The top PCB 40 can be used for structural support of the radiating element 15 and can simulate the effect of a casing of a mobile device for testing purposes. The dielectric constant and the thickness of both PCB boards in this example are 3.38 and 0.813mm. The PCB dimensions are 40mmx100mm. The bottom PCB provides a feed signal to the antenna and can also support the conductive ground plane at its back. Electronic components in RF shields (otherwise called RF cans) can be mounted on both sides of the bottom PCB and the electrically conductive ground plane 30 surrounds these components and covers the remaining area of the PCB. The ground plane 30 and/or the radiating element 15 can be curved, e.g. to match the contour of a phone case. The impedance and peak resonance frequency of the antenna can be set by various dimensions of the radiating antenna and its slot 12, and by the location of the feed pin 20 and shorting path. The provision of an inductive element in the shorting path means that the impedance of the antenna can be better matched even if there is still sensitivity to the user's hand position. The inductor 10 can have a fixed value or a variable value, or can be switched to any of a number of discrete values. The inductor value can be selected, even if it cannot be varied or switched dynamically, such that even if the mismatch varies with hand position, an average mismatch, or a range of mismatches for various hand positions, can be optimised to improve an overall matching of the antenna impedance to the RF circuitry coupled to the antenna. This can enable RF power to be transmitted more efficiently and battery life and/or range for portable devices can be increased.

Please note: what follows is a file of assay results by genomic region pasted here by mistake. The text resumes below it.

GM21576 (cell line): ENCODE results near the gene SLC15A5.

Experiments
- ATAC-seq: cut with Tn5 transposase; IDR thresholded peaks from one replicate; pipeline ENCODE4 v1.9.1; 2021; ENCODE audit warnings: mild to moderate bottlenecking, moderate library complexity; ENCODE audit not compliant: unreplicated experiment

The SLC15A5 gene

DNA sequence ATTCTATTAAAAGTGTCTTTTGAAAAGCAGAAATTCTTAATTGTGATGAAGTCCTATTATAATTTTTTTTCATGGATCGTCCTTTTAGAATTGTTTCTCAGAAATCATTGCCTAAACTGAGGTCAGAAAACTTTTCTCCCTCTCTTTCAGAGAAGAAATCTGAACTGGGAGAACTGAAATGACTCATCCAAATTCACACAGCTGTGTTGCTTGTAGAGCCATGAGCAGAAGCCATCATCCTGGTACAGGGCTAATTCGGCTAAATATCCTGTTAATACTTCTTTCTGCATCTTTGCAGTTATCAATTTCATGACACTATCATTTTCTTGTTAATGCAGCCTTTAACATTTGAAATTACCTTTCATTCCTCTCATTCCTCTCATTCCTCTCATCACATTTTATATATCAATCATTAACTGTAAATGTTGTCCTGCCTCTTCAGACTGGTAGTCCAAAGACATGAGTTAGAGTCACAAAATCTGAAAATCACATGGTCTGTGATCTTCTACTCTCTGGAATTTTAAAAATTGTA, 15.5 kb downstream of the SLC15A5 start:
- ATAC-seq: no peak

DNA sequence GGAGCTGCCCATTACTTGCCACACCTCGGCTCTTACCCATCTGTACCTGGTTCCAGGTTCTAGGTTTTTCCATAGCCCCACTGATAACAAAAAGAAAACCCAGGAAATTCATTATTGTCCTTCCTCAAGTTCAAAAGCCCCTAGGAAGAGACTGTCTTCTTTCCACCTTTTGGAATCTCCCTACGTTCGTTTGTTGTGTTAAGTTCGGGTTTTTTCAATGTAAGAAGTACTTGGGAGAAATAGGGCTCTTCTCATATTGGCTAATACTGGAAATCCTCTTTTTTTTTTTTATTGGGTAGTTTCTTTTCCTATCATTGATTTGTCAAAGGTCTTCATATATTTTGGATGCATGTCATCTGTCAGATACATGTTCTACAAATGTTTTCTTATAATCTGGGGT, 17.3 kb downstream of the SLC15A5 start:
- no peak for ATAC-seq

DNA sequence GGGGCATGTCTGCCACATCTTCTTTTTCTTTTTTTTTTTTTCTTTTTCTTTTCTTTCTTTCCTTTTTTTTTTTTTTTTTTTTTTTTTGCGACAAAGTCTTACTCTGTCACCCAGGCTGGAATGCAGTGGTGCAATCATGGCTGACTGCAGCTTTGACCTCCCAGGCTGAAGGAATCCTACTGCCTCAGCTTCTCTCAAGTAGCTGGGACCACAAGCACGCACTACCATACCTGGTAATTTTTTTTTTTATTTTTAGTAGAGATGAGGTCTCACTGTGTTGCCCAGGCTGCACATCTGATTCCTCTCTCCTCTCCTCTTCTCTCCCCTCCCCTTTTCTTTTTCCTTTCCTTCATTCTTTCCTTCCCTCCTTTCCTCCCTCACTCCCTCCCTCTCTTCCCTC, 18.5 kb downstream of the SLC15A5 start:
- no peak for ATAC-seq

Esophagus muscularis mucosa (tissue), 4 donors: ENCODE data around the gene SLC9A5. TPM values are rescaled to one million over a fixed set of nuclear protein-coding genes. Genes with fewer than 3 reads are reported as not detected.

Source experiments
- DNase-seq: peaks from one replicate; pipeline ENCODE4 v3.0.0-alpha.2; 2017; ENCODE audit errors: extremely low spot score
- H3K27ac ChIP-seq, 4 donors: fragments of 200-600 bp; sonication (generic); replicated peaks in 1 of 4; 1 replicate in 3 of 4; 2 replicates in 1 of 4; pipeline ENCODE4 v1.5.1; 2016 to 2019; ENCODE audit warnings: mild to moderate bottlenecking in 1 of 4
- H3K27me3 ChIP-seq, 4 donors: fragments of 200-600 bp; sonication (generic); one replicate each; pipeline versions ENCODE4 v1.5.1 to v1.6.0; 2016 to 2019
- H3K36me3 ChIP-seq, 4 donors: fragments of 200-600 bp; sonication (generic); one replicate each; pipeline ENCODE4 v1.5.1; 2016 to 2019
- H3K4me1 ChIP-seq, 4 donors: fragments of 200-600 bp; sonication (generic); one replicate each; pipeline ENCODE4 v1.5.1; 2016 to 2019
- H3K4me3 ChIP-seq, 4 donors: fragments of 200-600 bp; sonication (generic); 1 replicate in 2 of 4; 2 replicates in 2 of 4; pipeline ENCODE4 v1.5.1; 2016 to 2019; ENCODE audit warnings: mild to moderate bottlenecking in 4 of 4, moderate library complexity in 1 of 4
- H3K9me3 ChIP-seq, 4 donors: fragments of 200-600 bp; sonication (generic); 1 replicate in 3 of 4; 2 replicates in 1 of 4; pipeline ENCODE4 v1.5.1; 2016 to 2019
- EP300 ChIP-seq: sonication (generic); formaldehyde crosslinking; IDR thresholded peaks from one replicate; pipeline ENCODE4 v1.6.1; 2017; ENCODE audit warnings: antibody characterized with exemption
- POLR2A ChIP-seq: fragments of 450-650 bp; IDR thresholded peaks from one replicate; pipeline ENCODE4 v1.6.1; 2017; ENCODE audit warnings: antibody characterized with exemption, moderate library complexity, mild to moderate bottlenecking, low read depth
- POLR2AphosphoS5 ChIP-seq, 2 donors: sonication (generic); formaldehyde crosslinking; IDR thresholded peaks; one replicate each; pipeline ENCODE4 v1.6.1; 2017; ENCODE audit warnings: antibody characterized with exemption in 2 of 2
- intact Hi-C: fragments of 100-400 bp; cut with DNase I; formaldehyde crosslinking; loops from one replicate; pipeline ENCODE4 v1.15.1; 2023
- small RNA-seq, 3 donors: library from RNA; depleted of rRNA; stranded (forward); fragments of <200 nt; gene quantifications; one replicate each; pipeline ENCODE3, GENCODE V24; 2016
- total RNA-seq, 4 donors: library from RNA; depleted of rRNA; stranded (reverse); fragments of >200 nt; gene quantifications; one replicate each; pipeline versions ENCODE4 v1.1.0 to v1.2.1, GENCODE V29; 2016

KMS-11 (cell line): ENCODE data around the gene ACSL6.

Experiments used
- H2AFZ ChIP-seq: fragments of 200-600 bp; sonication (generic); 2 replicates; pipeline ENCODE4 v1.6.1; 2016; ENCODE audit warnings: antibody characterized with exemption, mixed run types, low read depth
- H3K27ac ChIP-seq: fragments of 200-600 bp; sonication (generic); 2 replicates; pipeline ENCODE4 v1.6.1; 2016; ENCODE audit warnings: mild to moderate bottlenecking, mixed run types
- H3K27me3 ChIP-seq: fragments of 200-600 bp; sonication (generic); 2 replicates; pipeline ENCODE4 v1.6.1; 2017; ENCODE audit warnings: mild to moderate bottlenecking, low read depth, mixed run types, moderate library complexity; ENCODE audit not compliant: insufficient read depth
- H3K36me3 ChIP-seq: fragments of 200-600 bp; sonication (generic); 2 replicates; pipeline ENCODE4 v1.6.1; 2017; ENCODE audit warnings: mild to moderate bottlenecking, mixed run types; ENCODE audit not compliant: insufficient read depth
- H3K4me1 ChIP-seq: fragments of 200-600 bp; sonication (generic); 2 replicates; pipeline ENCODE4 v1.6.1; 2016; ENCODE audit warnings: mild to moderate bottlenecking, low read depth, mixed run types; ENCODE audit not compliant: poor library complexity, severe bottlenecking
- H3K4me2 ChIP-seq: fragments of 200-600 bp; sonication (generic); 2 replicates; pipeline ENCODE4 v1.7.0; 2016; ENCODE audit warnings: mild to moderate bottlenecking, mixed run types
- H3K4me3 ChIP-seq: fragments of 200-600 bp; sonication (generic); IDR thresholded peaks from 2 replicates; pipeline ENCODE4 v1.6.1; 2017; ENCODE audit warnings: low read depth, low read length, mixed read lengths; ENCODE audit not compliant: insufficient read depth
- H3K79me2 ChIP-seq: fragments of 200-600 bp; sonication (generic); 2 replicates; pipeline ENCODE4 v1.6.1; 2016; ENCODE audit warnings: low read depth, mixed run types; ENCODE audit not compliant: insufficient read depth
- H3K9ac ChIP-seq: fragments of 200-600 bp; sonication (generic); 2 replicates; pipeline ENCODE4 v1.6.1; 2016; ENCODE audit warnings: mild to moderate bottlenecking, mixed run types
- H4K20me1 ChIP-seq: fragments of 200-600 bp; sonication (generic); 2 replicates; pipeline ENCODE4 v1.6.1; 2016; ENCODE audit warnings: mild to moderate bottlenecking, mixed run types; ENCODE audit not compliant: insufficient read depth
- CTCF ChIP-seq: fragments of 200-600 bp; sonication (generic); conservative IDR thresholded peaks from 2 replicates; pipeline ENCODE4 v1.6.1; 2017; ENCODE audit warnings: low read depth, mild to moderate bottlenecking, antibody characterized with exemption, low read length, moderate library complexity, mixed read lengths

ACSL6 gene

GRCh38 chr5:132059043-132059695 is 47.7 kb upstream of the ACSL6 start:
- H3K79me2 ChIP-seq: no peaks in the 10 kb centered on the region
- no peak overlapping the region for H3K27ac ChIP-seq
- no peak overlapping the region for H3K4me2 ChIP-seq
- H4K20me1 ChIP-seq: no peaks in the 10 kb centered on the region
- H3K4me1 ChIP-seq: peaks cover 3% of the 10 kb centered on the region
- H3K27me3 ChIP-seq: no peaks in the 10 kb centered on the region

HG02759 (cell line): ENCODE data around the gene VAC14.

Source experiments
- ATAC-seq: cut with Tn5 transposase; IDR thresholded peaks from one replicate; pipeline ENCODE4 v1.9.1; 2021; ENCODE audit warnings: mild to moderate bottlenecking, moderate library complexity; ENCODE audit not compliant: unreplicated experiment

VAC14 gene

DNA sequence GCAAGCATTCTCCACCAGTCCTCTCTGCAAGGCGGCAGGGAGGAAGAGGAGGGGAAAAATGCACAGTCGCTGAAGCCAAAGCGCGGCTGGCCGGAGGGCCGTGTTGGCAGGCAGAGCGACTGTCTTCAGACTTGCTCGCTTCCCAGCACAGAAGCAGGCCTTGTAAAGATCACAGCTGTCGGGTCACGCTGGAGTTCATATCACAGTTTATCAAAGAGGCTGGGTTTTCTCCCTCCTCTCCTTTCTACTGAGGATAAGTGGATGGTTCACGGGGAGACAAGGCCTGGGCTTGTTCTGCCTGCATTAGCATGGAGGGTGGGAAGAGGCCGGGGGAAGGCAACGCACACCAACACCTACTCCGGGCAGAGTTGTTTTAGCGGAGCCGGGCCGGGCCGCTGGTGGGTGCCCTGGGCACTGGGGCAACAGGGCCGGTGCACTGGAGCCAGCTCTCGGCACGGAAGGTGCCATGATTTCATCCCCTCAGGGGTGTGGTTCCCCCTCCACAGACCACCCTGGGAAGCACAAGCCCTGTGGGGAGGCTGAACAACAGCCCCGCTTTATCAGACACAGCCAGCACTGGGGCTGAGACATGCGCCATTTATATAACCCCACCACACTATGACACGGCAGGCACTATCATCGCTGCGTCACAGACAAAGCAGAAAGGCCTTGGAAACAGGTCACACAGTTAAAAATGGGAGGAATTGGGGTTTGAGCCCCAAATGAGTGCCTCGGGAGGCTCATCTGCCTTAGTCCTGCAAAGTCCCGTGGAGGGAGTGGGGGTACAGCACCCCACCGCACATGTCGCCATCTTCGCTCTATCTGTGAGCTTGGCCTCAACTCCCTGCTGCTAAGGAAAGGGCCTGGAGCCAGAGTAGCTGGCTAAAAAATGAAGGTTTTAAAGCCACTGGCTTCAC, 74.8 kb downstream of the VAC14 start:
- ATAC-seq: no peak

The inductor 10 can also have some effect on making the peak resonance frequency less sensitive to user's hand position. If the inductor 10 has a variable or switchable value, the value can be controlled to maintain the antenna impedance and/or peak resonance frequency more stable, to reduce sensitivity to users hand position, although variable devices tend to be more lossy and more expensive. The inductive element can have a network of individual inductors coupled in series or parallel. Other components such as resistive elements can be incorporated in the shorting path, to provide a wider bandwidth.

Figure 2 is a schematic view of a traditional PIFA having a ground plane 30 with a users finger 70 shown as a cuboid on the top of the upper PCB 40. Usually a PIFA is designed and optimised without the user's hand on. A shorting pin 60 is located at the position A near the feed pin 20. Figure 3a and Figure 3b show the simulated input-return loss (S11 ) as a function of frequency when the finger isn't on the top of the antenna. Two resonances are clearly observed and centred on 0.87GHz, and 1.78GHz. Figure 3c and Figure 3d show the simulated input-return loss (S11 ) as a function of frequency when the user's finger is on the top of the antenna. They show that both the resonant frequencies have been shifted downwards by about 138MHz for the low band and by about 370MHz for the high band, compared to those without the finger on.